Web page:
Darren Rowse reports for Allen McDuffee:
"There certainly are some risks involved [in political writing] but if you get it right, the potential rewards can range from sparking a heated debate to informing your readers about something important to testing the waters on going a little off the beaten path in the future...Do your best to simplify the post as much as possible. If your readers are interested, you can always tease out some of the nuances in the comments section. Or, if there is real interest, you can write follow-up posts. Think about your organizing principal...Focus on the exact reason the issue is important to your readers, who the key players are, and what the potential outcome is. Once you’re done, edit away anything that isn’t necessary...On more than one occasion when I’ve written about subjects that I knew would be important to my readers but weren’t exactly comfortable, I received reader emails asking if somebody else wrote the post or why I was dispassionate (unfortunately, politics writing has a higher propensity for getting boring). Work hard to make it your own and what your readers are used to seeing from you stylistically...If readers aren’t used to seeing politics posts on your blog, you should help them understand why it’s there. And right away! Try tying it into a previous post you’ve written. Or express outrage that your readers would likely share...Get an official statement. This sounds daunting, but you don’t always have to call a press officer to get one. Almost every governmental agency posts dozens (and sometimes hundreds) of press releases on their website each week...You don’t have to agree with the statement, but using it lends credibility to your post and your readers will know exactly what you’re standing for (or against), officially...Sometimes all the background knowledge required to write a good politics post can scare bloggers with otherwise good ideas away. Let seasoned reporters take that pressure off of you...The great thing about writing on political issues is that you can use photographs from governmental websites on your blog because you’ve already paid for them in taxes. Not only does it dress up your post, but it also connects a name with a face...Check to see if you’ve reached the outcome you wanted...These tips might not make you Andrew Sullivan, but who wants to post every 90 seconds anyway?"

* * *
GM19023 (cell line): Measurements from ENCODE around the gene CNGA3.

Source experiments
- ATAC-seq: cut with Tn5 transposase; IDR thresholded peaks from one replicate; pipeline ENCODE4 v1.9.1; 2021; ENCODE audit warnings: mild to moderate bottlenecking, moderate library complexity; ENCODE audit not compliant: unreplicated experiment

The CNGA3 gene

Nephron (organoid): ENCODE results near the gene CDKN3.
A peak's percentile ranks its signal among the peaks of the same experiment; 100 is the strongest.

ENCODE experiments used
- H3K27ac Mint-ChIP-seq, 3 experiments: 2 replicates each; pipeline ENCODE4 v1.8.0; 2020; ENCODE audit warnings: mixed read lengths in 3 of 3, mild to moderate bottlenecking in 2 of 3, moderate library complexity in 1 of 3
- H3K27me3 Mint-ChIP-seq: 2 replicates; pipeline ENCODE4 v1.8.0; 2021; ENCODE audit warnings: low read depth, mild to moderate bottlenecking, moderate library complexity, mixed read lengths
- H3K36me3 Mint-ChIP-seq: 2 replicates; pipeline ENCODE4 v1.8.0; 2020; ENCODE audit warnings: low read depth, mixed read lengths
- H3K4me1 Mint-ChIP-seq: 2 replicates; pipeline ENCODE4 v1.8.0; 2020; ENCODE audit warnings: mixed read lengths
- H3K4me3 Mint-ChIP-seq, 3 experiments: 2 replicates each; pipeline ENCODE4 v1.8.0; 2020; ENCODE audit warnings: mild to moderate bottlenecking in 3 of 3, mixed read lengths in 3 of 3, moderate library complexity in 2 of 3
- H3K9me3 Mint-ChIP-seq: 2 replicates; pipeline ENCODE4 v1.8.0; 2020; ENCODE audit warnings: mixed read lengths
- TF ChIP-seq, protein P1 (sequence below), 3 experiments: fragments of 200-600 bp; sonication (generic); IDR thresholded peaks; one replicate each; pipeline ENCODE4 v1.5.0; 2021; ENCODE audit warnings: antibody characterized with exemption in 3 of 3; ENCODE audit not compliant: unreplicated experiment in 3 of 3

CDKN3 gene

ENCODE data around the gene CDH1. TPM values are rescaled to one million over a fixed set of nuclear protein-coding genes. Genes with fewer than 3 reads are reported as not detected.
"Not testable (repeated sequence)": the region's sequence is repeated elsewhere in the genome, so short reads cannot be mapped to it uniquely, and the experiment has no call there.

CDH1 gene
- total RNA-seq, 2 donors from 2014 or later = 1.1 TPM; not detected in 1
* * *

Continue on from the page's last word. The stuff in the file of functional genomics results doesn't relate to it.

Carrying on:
Writing and editing can be pretty rigorous processes if you want to do them well, but that's what this page is here for. Check out the latest tips here.